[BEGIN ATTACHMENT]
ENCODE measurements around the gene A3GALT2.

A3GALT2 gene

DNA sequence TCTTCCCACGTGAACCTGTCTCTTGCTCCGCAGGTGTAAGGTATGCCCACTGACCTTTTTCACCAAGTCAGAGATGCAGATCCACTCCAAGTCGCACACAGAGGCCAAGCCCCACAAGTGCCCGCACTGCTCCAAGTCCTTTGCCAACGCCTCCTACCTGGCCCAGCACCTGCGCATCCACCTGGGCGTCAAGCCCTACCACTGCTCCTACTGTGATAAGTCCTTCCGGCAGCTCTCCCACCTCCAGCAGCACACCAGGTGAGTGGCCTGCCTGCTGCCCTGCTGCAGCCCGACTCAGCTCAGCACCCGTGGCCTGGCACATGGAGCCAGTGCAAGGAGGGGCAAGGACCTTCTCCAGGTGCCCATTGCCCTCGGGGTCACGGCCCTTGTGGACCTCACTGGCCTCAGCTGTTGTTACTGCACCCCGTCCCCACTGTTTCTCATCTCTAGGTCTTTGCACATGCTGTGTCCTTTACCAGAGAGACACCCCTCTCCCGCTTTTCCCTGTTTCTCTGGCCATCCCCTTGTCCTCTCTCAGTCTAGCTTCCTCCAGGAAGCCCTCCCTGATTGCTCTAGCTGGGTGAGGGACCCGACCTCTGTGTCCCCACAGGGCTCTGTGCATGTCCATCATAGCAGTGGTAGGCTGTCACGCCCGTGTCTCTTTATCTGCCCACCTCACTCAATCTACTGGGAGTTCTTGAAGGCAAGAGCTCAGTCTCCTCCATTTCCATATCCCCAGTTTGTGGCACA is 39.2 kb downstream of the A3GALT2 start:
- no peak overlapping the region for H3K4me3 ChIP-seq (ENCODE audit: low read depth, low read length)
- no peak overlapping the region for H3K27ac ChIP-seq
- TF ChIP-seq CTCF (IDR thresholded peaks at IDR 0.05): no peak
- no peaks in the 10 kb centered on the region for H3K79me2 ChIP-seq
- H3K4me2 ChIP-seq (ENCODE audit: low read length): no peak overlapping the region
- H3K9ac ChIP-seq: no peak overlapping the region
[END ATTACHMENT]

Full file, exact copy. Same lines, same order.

ENCODE measurements around the gene A3GALT2.

A3GALT2 gene

DNA sequence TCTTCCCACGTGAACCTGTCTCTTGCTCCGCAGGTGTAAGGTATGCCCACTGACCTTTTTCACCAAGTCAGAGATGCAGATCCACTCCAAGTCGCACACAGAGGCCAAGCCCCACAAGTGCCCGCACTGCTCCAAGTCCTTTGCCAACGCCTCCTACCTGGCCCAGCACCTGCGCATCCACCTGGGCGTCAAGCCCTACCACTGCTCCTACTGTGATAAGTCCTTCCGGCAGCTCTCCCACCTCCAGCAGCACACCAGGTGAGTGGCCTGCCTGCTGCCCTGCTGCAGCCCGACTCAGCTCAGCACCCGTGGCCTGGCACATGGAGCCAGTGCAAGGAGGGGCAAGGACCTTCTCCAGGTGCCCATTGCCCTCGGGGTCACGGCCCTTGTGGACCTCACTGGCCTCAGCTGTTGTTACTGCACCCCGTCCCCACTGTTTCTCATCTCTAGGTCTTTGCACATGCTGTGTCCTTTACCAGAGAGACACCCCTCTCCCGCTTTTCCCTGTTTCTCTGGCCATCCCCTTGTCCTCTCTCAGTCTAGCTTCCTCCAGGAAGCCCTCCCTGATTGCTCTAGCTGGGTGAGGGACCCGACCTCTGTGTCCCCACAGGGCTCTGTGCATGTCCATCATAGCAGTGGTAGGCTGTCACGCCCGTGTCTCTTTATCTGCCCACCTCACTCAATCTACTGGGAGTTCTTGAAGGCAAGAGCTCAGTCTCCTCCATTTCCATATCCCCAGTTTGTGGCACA is 39.2 kb downstream of the A3GALT2 start:
- no peak overlapping the region for H3K4me3 ChIP-seq (ENCODE audit: low read depth, low read length)
- no peak overlapping the region for H3K27ac ChIP-seq
- TF ChIP-seq CTCF (IDR thresholded peaks at IDR 0.05): no peak
- no peaks in the 10 kb centered on the region for H3K79me2 ChIP-seq
- H3K4me2 ChIP-seq (ENCODE audit: low read length): no peak overlapping the region
- H3K9ac ChIP-seq: no peak overlapping the region